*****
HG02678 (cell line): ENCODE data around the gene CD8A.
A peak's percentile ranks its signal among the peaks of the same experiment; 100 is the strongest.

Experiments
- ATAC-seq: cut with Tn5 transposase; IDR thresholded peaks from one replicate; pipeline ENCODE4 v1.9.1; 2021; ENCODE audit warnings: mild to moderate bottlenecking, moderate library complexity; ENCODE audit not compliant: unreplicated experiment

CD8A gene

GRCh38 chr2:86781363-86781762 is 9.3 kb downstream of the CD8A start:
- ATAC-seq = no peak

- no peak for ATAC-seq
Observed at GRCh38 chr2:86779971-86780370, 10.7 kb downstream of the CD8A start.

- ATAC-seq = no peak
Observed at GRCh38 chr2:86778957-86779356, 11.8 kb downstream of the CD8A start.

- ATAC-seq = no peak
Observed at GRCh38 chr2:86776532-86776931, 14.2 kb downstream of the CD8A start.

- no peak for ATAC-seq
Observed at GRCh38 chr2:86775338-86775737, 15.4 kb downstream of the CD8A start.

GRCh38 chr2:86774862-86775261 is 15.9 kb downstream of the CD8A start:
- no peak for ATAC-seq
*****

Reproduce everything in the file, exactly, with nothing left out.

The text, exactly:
HG02678 (cell line): ENCODE data around the gene CD8A.
A peak's percentile ranks its signal among the peaks of the same experiment; 100 is the strongest.

Experiments
- ATAC-seq: cut with Tn5 transposase; IDR thresholded peaks from one replicate; pipeline ENCODE4 v1.9.1; 2021; ENCODE audit warnings: mild to moderate bottlenecking, moderate library complexity; ENCODE audit not compliant: unreplicated experiment

CD8A gene

GRCh38 chr2:86781363-86781762 is 9.3 kb downstream of the CD8A start:
- ATAC-seq = no peak

- no peak for ATAC-seq
Observed at GRCh38 chr2:86779971-86780370, 10.7 kb downstream of the CD8A start.

- ATAC-seq = no peak
Observed at GRCh38 chr2:86778957-86779356, 11.8 kb downstream of the CD8A start.

- ATAC-seq = no peak
Observed at GRCh38 chr2:86776532-86776931, 14.2 kb downstream of the CD8A start.

- no peak for ATAC-seq
Observed at GRCh38 chr2:86775338-86775737, 15.4 kb downstream of the CD8A start.

GRCh38 chr2:86774862-86775261 is 15.9 kb downstream of the CD8A start:
- no peak for ATAC-seq